"Benchmarking BSD and Linux"

Ezequiel R. Aguerre ezeaguerre at gmail.com
Wed Mar 9 16:06:43 PST 2011

Hi! First time writing here :-)

I would love to see the curve. What do you mean by "much flatter", do
you mean that it looks like O(1) instead of O(n) (or something like

And I can't understand why caching all those data structures are not a
good idea in general.

Free up memory for other purposes: I think it should be fairly easy to
free up that memory.
 * A lot of those structures probably don't have sensitive
information, so no need to zero fill (??)
 * And if you do need to zero fill pages you could (maybe) have a
"cache" of zero filled pages, so you could reclaim other pages and
zero fill them as a background process. Yes... it is other cache...
but other operating systems have used this technique before, and I
think it worked pretty well.
 * By using something like a SLAB allocator you could probably just
free entire pages of memory in one simple and quick operation when you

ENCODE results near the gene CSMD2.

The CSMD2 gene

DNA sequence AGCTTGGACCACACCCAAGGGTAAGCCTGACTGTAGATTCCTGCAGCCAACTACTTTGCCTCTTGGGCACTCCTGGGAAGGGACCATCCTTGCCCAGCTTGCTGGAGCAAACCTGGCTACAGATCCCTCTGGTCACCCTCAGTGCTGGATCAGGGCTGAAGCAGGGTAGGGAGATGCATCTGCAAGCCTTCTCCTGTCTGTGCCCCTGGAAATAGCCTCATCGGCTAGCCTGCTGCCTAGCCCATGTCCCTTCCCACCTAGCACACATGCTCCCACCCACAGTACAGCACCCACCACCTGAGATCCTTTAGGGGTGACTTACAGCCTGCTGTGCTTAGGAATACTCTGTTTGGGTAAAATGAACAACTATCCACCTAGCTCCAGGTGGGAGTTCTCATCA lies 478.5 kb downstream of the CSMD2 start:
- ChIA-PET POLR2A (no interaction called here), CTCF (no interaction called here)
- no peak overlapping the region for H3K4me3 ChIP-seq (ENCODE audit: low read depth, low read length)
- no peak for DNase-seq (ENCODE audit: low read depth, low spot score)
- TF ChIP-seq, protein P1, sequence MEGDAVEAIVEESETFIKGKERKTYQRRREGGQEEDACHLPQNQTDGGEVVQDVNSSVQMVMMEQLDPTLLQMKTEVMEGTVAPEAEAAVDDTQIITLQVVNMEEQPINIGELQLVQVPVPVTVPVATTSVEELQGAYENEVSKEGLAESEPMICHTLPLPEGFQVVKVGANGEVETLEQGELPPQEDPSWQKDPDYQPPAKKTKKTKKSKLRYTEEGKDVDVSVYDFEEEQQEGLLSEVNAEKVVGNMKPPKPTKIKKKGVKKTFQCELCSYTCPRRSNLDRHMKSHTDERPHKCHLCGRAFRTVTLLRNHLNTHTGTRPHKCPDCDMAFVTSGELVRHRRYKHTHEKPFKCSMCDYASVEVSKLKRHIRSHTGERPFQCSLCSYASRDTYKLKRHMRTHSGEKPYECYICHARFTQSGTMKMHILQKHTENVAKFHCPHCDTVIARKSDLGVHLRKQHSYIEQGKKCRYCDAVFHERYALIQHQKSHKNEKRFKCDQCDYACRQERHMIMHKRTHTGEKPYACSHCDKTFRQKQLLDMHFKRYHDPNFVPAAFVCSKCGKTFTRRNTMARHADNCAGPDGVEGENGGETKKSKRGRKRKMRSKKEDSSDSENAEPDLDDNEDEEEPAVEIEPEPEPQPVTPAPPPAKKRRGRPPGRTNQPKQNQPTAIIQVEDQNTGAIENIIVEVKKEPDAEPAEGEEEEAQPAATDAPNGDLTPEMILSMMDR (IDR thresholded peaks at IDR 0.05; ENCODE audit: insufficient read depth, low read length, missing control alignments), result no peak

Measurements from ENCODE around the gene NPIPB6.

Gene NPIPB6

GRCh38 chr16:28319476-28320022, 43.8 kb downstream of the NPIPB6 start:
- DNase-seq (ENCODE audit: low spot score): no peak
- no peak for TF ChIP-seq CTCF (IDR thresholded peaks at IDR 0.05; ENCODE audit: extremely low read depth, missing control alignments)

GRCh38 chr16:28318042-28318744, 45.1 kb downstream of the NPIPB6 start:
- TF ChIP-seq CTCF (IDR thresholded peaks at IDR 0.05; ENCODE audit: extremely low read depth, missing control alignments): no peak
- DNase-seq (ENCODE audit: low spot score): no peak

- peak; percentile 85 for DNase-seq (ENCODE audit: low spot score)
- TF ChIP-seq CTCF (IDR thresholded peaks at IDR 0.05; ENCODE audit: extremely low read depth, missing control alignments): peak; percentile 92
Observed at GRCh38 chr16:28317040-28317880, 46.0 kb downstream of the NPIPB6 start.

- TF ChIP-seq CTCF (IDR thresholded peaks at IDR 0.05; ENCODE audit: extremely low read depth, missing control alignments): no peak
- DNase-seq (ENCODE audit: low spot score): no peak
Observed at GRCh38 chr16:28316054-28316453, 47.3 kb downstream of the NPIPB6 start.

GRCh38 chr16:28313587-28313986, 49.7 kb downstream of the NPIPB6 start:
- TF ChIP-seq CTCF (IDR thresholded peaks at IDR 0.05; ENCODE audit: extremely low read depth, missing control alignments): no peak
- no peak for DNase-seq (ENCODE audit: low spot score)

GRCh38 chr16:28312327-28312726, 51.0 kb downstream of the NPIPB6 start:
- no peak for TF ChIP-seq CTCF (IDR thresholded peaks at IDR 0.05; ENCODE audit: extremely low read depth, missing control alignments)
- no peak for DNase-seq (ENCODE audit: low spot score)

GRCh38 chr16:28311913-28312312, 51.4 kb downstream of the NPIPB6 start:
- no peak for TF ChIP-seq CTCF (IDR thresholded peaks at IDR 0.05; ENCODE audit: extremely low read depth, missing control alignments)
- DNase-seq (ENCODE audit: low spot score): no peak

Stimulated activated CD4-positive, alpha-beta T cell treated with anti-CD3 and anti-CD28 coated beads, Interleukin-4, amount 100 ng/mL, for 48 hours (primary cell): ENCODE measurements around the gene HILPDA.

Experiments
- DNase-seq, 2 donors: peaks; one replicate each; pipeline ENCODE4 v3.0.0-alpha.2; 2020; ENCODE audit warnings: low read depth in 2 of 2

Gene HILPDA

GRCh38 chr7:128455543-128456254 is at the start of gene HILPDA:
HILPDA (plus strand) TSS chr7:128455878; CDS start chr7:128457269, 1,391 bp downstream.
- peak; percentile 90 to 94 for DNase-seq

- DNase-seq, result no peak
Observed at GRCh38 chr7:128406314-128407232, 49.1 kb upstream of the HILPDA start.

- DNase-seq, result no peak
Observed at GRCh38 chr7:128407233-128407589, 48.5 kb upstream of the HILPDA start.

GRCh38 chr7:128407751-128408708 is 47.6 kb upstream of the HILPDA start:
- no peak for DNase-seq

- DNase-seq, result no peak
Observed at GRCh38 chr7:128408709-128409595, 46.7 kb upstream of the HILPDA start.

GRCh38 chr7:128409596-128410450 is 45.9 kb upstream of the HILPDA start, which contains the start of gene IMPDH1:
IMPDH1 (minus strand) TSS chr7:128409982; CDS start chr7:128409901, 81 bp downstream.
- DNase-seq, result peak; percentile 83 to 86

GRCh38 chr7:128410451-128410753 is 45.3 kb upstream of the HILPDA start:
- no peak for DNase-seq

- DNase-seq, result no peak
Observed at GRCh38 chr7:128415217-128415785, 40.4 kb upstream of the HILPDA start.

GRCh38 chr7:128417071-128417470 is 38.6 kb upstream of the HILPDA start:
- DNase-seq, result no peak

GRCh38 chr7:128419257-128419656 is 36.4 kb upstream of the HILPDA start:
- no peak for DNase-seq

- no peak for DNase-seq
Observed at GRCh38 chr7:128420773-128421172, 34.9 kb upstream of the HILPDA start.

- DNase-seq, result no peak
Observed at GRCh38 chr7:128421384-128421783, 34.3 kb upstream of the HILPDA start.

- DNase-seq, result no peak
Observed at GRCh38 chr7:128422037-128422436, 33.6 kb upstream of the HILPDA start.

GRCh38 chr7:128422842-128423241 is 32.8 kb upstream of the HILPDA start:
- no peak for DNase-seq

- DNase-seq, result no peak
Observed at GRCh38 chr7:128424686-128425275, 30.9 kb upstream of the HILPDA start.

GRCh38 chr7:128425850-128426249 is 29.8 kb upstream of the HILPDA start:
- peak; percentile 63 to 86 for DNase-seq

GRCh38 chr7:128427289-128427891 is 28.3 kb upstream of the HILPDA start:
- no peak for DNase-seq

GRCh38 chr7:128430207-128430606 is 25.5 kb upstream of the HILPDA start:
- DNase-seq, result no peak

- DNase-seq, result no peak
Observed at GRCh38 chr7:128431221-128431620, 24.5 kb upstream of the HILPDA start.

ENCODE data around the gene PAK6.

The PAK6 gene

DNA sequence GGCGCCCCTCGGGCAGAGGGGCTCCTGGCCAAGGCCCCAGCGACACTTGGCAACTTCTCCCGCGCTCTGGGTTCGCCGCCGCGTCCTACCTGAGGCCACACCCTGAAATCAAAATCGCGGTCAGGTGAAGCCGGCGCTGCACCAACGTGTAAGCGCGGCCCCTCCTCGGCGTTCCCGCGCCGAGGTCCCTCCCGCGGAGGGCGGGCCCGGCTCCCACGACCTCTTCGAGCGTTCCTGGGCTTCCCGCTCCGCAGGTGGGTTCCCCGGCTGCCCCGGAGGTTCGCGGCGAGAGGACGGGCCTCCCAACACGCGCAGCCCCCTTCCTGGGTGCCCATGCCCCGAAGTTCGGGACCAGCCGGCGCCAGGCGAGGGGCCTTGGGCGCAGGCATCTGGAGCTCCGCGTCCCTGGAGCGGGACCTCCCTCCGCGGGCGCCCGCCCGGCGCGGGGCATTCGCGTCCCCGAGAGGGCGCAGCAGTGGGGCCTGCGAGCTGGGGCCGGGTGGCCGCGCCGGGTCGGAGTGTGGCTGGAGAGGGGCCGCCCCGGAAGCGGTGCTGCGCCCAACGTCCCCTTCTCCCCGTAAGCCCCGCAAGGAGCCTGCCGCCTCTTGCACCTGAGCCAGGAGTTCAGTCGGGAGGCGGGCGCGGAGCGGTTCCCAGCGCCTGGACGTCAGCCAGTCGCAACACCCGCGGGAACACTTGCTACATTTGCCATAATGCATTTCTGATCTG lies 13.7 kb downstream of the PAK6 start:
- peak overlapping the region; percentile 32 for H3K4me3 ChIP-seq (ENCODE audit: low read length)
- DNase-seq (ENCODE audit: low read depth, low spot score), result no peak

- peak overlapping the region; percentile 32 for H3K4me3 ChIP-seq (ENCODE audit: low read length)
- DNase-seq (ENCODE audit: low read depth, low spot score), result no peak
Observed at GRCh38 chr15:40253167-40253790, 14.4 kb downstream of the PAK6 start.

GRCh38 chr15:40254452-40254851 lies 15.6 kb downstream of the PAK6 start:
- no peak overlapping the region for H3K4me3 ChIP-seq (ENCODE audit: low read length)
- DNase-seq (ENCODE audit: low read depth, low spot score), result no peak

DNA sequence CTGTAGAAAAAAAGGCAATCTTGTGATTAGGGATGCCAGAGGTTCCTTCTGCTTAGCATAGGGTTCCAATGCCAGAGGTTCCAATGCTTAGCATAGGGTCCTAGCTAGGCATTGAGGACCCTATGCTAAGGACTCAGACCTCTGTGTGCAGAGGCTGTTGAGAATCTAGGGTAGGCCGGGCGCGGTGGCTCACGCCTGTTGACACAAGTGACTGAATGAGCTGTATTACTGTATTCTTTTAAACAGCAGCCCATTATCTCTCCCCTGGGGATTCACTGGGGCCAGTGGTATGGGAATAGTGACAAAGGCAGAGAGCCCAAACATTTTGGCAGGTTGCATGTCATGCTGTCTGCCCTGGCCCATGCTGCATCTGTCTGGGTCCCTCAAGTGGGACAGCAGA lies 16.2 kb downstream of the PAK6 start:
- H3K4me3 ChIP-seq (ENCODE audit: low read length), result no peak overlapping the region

do need to reclaim memory from the caches.

KVM fragmentation: Well, how much? is it really important? and if it
is... is it worse that the lack of the caches?

Aren't the memory management subsystems based on SLAB allocator
basically a bunch of caches? For example, Linux, FreeBSD, Solaris...
all of them use a SLAB allocator, and all of them have good
performance. I don't really know MUCH about their internal workings,
but I can say that Linux even uses the SLAB for the kernel general
purpose allocator (kmalloc). Regarding fragmentation... I think that
using extensively the SLAB, in fact, reduces fragmentation.
And this reminds me that FreeBSD introduced the slab allocator in
FreeBSD 5.0 (the one benchmarked is the 5.1).

So, I can't understand why caching those data structures are a bad
idea for a production system.

Have a nice day! :-)

Ezequiel R. Aguerre

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